Smartfish ErgoMotion Wireless Laser Mouse

by Jamie Fletcher on October 15, 2010 in Peripherals

To help combat things such as RSI, companies have long been developing ergonomic peripherals, and for the most part, most of them are predictable. But Smartfish has looked outside the box and developed a mouse like no other we’ve ever seen, and whether or not that’s a good thing… we’re here to find out.

Page 3 – Final Thoughts

To answer the obvious question, did this mouse relieve any strain or RSI? Yes and no. Just before the first week was over, I was ready to call it a failure, but then I noticed something strange.

My forearm had that warming feeling associated with a workout, and I had no pain from using the mouse for a short while. So I thought I would give it another week before bearing judgement. Two weeks in and I can say that I can feel the benefit, although it has left me feeling the pain when I use other mice for any extended period of time.

Using the mouse for general work, editing and light web browsing is great. The problem is the lack of buttons 4 and 5 for forward and back browsing. Gaming is another thing, and one that’s based on style of play. The 800DPI limitation may put off you FPS fans. For strategy and casual games, then this may be perfect, anything that doesn’t require twitch reflexes. Using the mouse for quick movements does put added strain on your arm due to the weight and the pivot may reduce accuracy for a while, ’til you get used to it.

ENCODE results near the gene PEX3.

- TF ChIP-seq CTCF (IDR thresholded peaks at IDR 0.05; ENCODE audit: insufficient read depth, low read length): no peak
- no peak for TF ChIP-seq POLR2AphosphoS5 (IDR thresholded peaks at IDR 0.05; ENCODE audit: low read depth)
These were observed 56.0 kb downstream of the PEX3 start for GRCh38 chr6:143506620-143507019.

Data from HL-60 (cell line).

You can buy the ErgoMotion mouse for around $50. This is on the high-end of the RF based wireless laser mice, which normally go for $30-$40, but still acceptable. There is a bit of a learning curve associated with any ergonomic peripheral, but the simple shape and mechanism keeps this time low. The design is certainly unique and its pivot is a key selling point, but I really would have preferred if the company removed the side scroll and changed it for back and forward browsing. Maybe something for the firmware team to add or a new version of the mouse.

If you would like any more information or have any concerns, please let us know and we’ll do our best to address them.

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Jamie Fletcher

Jamie has been abusing computers since he was a little lad. What began as a curiosity quickly turned into an obsession. As senior editor for Techgage, Jamie handles content publishing, web development, news and product reviews, with a focus on peripherals, audio, networking, and full systems.

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